Bryan Caplan  

Stringham's A Winner... Again

My Bizarre Monetary Theory, Co... 10,005% Nominal GDP Growth...

Two years ago, my co-author Ed Stringham and I won a First Prize in the Templeton Enterprise awards, all thanks to Ed's initiative.  Now another lucky co-author has Stringham to thank for a big prize:

Trinity College Associate Professor of American Business and Economic Enterprise Edward Stringham, and his student Gavin Romm, a senior economics major from Rye Brook, NY, submitted the winning Generational Theft Contest entry to PJTV. Based on their default assumption calculations, the $10 trillion 2008-2009 bailout alone will cost the average 22-year-old a total of $148,035 or $280 per month until they are 79. In March 2009, PJTV launched the Generational Theft Contest on its website at and invited college students to join forces with their professors to calculate the financial impact of the current economic environment on a 2009 college graduate. In particular, PJTV sought the best method or tool to forecast a bachelor's degree holder's annual income in 2014, 2019, 2024 and 2034 after factoring in the cost of current government programs, including TARP and TALF, and stimulus packages, including their associated interest payments, health-care reform, inflation, taxes, etc. "I had been concerned with all of the government bailouts, so PJTV's challenge for college students and their professors to calculate the cost of all of the government's deficit spending intrigued me," Stringham said from his Hartford, CT office. "After we put together all of the formulas and did the actual calculations, I was shocked to see how much these bailout programs are going to cost the average young person."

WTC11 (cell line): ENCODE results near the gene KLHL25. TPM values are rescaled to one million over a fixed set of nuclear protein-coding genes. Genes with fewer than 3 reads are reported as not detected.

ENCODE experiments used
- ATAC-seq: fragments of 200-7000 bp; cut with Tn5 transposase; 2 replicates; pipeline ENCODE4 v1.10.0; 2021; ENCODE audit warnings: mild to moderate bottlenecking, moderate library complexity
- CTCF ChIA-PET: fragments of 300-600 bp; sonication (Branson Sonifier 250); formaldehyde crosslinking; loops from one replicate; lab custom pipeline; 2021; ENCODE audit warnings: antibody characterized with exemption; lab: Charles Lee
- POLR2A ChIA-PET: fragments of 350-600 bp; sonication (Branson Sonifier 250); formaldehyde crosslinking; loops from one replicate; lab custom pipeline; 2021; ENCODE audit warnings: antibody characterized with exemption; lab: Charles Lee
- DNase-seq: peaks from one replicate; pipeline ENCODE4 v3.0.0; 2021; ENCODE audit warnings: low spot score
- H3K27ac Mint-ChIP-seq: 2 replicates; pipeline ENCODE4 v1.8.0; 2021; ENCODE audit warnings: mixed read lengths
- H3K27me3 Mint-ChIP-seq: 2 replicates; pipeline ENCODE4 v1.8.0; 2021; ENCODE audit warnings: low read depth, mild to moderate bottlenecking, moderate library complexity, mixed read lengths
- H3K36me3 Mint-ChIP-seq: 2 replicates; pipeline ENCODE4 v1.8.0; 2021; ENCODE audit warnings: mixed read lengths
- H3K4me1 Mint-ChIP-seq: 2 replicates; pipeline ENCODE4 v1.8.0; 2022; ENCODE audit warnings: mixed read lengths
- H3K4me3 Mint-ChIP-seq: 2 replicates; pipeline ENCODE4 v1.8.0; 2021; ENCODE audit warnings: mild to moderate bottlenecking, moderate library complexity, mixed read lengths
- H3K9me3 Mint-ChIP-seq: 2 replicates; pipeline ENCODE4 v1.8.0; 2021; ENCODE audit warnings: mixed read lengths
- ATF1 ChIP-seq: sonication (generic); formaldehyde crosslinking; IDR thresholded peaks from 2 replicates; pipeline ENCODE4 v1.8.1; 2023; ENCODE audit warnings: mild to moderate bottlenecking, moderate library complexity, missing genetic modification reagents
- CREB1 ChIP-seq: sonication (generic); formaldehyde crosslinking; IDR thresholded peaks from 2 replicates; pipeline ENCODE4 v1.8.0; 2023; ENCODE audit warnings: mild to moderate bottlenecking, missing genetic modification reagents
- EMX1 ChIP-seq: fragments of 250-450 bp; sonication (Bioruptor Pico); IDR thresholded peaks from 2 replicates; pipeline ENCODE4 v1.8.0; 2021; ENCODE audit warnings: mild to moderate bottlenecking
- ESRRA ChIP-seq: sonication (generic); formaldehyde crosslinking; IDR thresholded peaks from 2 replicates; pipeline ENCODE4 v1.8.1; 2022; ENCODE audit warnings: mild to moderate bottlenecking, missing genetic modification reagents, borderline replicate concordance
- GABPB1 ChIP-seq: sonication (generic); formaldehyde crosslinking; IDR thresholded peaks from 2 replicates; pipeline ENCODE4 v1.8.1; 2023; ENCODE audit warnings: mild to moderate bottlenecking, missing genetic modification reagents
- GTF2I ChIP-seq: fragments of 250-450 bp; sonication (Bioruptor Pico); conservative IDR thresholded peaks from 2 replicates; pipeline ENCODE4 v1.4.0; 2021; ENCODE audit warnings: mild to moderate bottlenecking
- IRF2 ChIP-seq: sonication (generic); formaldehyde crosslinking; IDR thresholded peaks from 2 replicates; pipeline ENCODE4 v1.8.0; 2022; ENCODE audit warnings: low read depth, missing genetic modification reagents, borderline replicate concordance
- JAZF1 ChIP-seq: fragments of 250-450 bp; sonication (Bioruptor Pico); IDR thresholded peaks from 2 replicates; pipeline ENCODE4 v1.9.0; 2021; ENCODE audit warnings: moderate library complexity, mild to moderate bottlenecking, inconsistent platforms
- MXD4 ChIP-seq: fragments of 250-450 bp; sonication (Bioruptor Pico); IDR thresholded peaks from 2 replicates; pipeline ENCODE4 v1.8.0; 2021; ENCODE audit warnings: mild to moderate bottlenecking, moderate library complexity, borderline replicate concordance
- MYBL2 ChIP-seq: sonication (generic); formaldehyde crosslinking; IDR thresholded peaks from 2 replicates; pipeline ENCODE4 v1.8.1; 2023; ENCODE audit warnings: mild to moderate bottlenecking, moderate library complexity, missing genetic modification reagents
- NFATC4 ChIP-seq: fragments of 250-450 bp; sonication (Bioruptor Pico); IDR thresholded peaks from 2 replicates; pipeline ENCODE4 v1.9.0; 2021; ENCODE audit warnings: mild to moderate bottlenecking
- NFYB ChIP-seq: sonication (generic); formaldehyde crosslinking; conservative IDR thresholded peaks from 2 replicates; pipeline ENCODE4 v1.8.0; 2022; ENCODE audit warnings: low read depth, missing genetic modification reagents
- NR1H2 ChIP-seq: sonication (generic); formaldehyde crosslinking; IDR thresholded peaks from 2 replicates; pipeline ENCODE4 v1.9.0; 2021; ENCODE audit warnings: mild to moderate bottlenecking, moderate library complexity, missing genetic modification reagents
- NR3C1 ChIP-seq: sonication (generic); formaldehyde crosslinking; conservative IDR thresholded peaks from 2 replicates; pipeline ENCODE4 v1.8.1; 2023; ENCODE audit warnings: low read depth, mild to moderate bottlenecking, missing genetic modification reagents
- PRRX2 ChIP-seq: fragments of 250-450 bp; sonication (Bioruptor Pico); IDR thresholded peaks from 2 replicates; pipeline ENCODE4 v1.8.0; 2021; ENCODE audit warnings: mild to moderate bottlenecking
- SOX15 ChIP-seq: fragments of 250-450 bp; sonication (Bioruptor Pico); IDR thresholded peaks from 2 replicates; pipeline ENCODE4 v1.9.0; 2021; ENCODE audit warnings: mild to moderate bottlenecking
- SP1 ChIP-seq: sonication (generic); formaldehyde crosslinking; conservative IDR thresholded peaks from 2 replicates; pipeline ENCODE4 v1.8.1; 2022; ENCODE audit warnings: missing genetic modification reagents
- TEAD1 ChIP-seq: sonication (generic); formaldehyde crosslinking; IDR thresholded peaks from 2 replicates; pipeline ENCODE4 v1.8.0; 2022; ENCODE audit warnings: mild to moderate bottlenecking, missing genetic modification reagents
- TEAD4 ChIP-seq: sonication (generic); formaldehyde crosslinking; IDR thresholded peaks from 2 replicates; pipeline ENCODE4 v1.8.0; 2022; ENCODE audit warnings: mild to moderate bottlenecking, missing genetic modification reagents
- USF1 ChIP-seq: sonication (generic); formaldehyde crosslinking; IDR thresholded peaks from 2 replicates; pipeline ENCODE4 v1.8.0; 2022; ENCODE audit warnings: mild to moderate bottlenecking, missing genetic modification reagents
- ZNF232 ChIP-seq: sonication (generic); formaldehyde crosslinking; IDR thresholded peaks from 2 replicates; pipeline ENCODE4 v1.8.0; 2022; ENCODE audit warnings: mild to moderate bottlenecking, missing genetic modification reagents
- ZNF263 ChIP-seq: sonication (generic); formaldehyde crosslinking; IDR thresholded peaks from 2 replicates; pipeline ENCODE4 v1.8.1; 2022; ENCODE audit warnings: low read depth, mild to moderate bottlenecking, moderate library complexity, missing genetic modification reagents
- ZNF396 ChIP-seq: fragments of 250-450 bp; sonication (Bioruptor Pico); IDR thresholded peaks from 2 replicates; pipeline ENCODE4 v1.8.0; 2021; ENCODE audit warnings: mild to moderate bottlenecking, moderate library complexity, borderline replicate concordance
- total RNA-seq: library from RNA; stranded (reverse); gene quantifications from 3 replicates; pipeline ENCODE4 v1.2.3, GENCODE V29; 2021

Congrats to Ed and Gavin!

Comments and Sharing

COMMENTS (6 to date)
RL writes:

Is it just my browser, or does everyone see the boxed text above as stretching into the right-adjacent column of "Most Recent Entries" so that it becomes unreadable?

Daublin writes:

That can't be right. $148,035 is a house. Does that mean younger Americans basically buy the equivalent of a second home in order to finance this bailout?

I know the federal budget is growing dramatically, but a house for one bailout? Can anyone clarify?

Arnold Kling writes:

Fixed. thanks

Charley Hooper writes:

I shared this with my seventeen-year-old son and he's livid. He's also laughing because he thinks this is so ridiculous. "And this is just one thing governments do," he said.

Jeremy, Alabama writes:

I find it a great relief that we should rescue my retirement prospects by transferring it from your 17-year old's entire working life. He will hardly notice the $280 a month, because we have already obligated $2800 a month from his pocket.

I'm glad that our Constitution allows this, because without some very satisfactory Commerce Clause scholarship, this would not be possible.

My next project is to terminate some medically-expensive 80 year olds, and seize their assets with a death tax. My reading of the Constitution is that this too is legalistic.

tjames writes:

But of course, today's 22 year old will not bear the burden of this bailout, at least not right away, as our government continues to fund our current consumption with borrowing. This game of musical chairs will end at some point, and most people are betting, either explicitly or implicitly, it won't be them left without a chair when the music stops.

If the existing citizenry had been told they would need to begin making $280 monthly payments today, essentially for the rest of their lives, in order to fund these bailouts + stimulus packages, or else no bailout or stimulus, I have no doubt in my mind there would have been no bailouts or stimulus whatsoever.

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